Clynt King wants to help his community adapt to a changing climate and mitigate its impacts. This past year, he began working with the Collingwood-based Greenland Group of Companies to build a foundation and a plan of action.
As an environmental technician in the Six Nations of Grand River Territory, Clynt King has observed flooding issues in his community for a number of years. “Flooding on roads has impacted homes and commercial buildings, as well as private property and the environment,” he says. “The traditional solution has been to dig ditches wider and deeper, but we also heard about water shortages in the creeks during the summer.”
Six Nations consists of approximately 18,000 hectares of land, but, like most First Nations in Canada, has never had floodplain maps. In an effort to better understand water management, King started compiling research about two years ago. He presented his research results to the Drainage Committee of Six Nations Council. Along with some advice from Glen Murray (Minister of the Environment and Climate Change) and Gord Miller (then Environmental Commissioner of Ontario), they settled on an approach to building a foundation for future flood mitigation work and took those ideas to council.
“Gord suggested four pillars for our foundation: drought conditions, climate change impacts, flooding impacts, and wetland preservation,” King says. “Research led me to tools developed by the Greenland Group of Companies, that include the Integrated Science and Watershed Management System (ISWMS™) and the Canadian Watershed Evaluation Tool (CANWET™), and council was supportive. We finalized and approved the proposal.” The team went forward with Phase 1 of a Master Drainage and Flood Remediation Study for McKenzie Creek.
The Greenland Group of Companies from Collingwood, Ontario specializes in understanding watersheds and helping clients determine priorities for remediation, upgrades, and new capital projects that will protect them from the impacts of climate change. Stragis Environmental Services Ltd. (Stragis) is a member of the Greenland Group and leads its growing project partnerships with First Nations, including the work of this project. “We want our clients to know where they are most vulnerable and help them identify the solutions and their costs,” says Andrew Palmer of Stragis. “We can also help them understand the potential costs associated with taking no action.”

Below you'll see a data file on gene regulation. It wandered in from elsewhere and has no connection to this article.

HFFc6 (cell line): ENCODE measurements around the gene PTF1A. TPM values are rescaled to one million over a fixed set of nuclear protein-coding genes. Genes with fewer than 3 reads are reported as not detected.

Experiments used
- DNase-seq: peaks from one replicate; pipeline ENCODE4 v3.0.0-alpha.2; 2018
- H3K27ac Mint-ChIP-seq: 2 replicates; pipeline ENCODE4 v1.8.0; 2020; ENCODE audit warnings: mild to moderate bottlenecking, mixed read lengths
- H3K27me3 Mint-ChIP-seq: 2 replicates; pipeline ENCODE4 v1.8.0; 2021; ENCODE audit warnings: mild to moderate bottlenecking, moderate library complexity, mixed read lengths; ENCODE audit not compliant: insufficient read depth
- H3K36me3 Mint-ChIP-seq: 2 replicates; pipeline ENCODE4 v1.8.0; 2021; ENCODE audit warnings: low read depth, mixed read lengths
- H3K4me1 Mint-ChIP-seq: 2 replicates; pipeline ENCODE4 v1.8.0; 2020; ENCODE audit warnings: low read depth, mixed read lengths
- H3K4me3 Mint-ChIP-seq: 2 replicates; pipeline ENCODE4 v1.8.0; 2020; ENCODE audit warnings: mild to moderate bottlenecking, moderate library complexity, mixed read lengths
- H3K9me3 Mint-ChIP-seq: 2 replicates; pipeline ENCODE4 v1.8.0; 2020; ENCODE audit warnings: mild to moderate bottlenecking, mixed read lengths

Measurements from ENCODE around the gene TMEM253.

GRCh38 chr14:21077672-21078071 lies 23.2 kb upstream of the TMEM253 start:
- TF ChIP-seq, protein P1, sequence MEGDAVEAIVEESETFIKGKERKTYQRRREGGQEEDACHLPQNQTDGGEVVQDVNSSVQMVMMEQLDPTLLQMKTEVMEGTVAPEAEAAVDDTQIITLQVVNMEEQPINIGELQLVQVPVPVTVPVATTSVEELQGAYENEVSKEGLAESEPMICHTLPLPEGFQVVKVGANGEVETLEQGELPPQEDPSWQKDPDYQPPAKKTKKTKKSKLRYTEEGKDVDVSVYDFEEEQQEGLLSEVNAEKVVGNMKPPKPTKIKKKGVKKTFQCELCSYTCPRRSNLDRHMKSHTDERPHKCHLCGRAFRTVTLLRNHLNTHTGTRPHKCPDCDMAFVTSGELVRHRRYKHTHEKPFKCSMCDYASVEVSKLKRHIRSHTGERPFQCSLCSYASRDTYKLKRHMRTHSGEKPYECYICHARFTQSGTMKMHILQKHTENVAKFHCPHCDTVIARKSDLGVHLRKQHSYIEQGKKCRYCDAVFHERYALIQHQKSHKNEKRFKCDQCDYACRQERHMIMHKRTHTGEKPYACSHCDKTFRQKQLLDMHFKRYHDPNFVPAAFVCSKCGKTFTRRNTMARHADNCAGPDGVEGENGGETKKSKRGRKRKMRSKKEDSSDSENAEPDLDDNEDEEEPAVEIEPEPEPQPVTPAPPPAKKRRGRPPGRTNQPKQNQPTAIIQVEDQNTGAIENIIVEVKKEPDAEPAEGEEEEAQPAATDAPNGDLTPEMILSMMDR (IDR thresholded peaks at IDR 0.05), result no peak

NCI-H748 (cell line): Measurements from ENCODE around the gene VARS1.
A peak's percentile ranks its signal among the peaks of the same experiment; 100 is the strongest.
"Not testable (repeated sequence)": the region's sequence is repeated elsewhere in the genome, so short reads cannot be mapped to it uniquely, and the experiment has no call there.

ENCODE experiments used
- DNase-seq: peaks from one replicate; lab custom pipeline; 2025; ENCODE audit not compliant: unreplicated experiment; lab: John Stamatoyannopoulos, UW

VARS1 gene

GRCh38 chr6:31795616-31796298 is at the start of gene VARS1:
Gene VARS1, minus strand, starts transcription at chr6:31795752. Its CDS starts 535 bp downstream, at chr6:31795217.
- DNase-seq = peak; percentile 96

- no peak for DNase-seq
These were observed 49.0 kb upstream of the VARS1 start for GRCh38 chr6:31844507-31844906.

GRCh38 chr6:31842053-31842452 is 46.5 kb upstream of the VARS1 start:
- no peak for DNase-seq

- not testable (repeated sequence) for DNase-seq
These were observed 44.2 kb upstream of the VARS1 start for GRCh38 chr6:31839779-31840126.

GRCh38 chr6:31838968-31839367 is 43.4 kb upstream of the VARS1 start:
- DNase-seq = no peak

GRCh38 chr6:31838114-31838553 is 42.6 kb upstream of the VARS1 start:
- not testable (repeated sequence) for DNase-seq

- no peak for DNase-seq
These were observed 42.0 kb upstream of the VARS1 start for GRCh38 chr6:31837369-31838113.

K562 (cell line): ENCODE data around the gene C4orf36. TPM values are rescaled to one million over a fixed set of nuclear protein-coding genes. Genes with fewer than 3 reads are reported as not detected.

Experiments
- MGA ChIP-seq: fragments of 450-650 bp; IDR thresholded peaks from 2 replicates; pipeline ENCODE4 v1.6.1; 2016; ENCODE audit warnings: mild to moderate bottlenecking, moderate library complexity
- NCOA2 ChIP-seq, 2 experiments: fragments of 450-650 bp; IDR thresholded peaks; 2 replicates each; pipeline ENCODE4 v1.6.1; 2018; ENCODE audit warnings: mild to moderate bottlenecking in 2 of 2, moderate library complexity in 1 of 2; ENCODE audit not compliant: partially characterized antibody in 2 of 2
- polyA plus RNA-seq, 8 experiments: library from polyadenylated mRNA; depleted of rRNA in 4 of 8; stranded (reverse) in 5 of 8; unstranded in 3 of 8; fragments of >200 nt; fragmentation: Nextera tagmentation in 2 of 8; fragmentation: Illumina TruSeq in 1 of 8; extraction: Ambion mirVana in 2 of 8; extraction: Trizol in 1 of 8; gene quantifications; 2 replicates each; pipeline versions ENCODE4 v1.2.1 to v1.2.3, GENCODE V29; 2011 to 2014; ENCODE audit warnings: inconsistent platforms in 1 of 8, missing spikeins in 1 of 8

Collecting the data
To properly assess the watershed’s vulnerabilities, Six Nations and Stragis required a great deal of data. While teaching a training session on air monitoring at Grand River Employment and Training (the session was a partnership with Cambrian College), King got to know a few of the students and, through a co-op placement program, helped two of them to get some valuable field training as part of the project. After their training ended, they were hired for six months. These new graduates gathered bridge and culvert survey data to populate the hydraulic model for determining flood levels in McKenzie Creek.
At the same time, the community purchased a drone. “The students learned how to use it, and then they trained me!” King says. “After a flood, we used the drone to take pictures or video and test how well the floodplain maps matched an actual event. It was very accurate.”
The project data will help the community decide how to prioritize remediation projects, but King and his team can also use the resulting maps and ISWMS™/CANWET™ decision support tools to decide where and how to build new developments. Avoiding vulnerable areas will strengthen the community’s resilience and protect it from many of the impacts of a changing climate.
Phase 1 has helped identify solutions to reduce (or eliminate) current flooding problems and impacts within Six Nations land, but the project doesn’t end here. Six Nations and Stragis are working together on the next steps, which include applying to the Ontario Small Communities Fund for funding to start construction on some of the priority projects that will improve drainage and significantly decrease flooding impacts in the community. While there is still much work to do, King says they are ready to act.
A joint proposal to proceed with Phase 2, the Boston Creek Master Drainage and Flood Remediation Study, is being developed by Six Nations with the adjacent First Nation, the Mississaugas of the New Credit.